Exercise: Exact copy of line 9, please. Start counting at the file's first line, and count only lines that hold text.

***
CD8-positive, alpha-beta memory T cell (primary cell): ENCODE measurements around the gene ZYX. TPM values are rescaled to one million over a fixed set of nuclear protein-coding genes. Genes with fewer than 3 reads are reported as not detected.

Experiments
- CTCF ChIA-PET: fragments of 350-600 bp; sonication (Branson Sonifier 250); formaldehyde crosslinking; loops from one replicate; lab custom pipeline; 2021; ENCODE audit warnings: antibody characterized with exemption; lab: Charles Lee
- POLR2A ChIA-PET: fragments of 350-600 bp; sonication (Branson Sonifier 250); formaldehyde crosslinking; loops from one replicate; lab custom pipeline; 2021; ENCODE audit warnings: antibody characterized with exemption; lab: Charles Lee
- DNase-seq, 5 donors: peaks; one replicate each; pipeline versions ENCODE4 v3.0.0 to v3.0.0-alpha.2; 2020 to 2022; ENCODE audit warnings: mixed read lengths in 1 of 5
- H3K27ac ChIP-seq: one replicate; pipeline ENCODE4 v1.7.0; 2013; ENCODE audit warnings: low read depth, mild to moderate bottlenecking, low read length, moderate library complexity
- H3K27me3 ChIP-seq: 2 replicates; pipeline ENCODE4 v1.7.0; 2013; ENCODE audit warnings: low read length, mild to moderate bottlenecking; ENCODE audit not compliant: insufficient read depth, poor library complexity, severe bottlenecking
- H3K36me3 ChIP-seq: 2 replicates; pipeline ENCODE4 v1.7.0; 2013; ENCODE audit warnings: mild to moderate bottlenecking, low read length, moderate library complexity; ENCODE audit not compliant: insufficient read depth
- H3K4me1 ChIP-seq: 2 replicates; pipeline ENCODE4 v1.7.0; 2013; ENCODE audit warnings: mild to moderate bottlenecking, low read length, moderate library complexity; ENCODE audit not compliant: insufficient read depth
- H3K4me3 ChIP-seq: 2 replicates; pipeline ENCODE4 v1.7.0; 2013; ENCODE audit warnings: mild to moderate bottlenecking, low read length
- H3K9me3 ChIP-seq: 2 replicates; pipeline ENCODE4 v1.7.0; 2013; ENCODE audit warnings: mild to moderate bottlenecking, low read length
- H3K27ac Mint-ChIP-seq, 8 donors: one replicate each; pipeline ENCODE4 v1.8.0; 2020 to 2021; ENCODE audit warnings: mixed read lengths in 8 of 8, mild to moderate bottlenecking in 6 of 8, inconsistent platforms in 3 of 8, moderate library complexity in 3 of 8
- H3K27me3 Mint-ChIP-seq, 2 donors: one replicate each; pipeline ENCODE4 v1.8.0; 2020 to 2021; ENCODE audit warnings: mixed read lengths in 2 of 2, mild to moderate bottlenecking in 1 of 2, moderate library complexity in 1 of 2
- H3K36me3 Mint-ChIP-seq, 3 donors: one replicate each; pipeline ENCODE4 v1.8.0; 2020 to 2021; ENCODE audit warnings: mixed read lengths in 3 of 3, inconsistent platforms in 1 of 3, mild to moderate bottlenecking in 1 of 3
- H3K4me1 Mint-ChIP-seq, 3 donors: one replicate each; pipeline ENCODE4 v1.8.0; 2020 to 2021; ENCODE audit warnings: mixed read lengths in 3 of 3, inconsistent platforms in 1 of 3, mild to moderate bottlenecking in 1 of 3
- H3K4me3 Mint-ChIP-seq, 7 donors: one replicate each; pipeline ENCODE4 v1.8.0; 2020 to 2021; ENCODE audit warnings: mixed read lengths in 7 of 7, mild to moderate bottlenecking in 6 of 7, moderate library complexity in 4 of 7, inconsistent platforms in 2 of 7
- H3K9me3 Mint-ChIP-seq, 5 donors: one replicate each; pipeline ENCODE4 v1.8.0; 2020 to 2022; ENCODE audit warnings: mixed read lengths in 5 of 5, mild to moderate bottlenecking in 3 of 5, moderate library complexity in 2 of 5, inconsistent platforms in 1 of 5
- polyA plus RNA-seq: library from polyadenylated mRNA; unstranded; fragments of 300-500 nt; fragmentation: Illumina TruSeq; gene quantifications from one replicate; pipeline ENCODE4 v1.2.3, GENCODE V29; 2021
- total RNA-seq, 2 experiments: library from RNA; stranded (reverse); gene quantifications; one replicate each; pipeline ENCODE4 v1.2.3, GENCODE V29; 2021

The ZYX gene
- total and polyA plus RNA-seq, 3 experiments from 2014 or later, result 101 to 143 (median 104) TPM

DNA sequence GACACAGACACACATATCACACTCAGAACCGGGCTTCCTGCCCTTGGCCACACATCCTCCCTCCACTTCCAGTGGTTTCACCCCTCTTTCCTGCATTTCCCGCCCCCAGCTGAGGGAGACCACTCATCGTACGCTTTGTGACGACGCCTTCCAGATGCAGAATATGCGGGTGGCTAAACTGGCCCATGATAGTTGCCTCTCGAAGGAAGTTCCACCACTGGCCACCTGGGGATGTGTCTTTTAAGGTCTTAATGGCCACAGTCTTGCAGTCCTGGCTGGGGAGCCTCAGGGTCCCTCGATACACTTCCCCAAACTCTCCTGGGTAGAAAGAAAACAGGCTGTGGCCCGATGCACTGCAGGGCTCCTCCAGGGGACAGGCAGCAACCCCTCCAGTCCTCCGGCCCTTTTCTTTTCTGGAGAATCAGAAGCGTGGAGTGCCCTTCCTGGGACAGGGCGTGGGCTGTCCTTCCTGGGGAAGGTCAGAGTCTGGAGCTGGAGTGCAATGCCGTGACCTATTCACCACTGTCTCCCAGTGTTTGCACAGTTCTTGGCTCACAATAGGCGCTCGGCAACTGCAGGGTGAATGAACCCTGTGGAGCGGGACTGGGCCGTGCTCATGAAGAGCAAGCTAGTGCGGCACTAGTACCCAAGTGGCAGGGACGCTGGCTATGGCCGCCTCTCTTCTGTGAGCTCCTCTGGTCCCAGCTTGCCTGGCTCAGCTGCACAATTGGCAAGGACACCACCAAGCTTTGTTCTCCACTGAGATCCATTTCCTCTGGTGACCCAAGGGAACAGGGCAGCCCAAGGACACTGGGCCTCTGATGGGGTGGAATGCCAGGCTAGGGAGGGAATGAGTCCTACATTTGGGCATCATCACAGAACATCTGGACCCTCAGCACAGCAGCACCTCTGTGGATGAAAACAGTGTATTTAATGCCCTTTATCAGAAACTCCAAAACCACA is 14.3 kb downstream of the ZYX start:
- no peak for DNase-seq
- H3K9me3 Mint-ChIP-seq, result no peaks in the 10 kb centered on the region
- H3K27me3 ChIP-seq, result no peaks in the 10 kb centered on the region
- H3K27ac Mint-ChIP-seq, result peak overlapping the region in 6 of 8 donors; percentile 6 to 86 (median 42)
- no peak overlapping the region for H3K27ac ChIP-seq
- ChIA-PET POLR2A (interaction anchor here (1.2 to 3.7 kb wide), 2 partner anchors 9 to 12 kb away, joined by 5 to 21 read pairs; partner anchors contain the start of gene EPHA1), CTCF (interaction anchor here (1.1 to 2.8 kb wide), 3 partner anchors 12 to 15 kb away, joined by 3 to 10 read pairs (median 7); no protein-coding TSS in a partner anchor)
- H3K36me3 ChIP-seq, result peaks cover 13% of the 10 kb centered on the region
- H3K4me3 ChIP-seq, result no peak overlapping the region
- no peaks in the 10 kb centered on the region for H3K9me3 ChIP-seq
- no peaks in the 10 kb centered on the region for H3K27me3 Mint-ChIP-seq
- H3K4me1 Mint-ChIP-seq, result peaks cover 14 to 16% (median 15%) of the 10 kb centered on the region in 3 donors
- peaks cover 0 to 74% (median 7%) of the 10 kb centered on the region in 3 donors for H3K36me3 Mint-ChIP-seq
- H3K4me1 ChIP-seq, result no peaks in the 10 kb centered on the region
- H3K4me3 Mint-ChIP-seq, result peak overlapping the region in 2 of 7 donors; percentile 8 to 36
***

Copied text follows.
- H3K4me1 ChIP-seq: 2 replicates; pipeline ENCODE4 v1.7.0; 2013; ENCODE audit warnings: mild to moderate bottlenecking, low read length, moderate library complexity; ENCODE audit not compliant: insufficient read depth